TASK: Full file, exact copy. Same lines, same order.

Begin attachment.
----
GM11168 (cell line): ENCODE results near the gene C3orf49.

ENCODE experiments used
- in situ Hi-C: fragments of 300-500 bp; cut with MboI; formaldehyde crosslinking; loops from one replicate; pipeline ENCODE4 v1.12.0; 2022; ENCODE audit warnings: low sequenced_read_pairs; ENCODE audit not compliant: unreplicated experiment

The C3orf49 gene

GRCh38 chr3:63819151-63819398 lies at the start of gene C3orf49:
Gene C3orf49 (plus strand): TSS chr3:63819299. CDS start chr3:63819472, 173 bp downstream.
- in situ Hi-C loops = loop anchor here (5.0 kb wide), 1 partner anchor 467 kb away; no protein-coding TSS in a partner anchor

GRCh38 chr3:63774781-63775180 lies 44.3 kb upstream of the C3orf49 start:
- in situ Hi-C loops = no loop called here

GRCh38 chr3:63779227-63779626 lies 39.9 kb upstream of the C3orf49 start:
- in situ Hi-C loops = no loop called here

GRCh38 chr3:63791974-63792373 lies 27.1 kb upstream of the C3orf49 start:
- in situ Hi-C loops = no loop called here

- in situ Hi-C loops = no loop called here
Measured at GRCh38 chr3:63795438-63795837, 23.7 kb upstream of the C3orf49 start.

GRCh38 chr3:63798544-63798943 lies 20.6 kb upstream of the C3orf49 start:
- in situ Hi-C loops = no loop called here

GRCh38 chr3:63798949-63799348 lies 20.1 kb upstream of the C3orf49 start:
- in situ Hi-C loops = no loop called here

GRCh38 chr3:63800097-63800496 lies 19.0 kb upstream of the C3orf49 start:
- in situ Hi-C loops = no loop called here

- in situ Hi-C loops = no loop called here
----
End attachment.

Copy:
GM11168 (cell line): ENCODE results near the gene C3orf49.

ENCODE experiments used
- in situ Hi-C: fragments of 300-500 bp; cut with MboI; formaldehyde crosslinking; loops from one replicate; pipeline ENCODE4 v1.12.0; 2022; ENCODE audit warnings: low sequenced_read_pairs; ENCODE audit not compliant: unreplicated experiment

The C3orf49 gene

GRCh38 chr3:63819151-63819398 lies at the start of gene C3orf49:
Gene C3orf49 (plus strand): TSS chr3:63819299. CDS start chr3:63819472, 173 bp downstream.
- in situ Hi-C loops = loop anchor here (5.0 kb wide), 1 partner anchor 467 kb away; no protein-coding TSS in a partner anchor

GRCh38 chr3:63774781-63775180 lies 44.3 kb upstream of the C3orf49 start:
- in situ Hi-C loops = no loop called here

GRCh38 chr3:63779227-63779626 lies 39.9 kb upstream of the C3orf49 start:
- in situ Hi-C loops = no loop called here

GRCh38 chr3:63791974-63792373 lies 27.1 kb upstream of the C3orf49 start:
- in situ Hi-C loops = no loop called here

- in situ Hi-C loops = no loop called here
Measured at GRCh38 chr3:63795438-63795837, 23.7 kb upstream of the C3orf49 start.

GRCh38 chr3:63798544-63798943 lies 20.6 kb upstream of the C3orf49 start:
- in situ Hi-C loops = no loop called here

GRCh38 chr3:63798949-63799348 lies 20.1 kb upstream of the C3orf49 start:
- in situ Hi-C loops = no loop called here

GRCh38 chr3:63800097-63800496 lies 19.0 kb upstream of the C3orf49 start:
- in situ Hi-C loops = no loop called here

- in situ Hi-C loops = no loop called here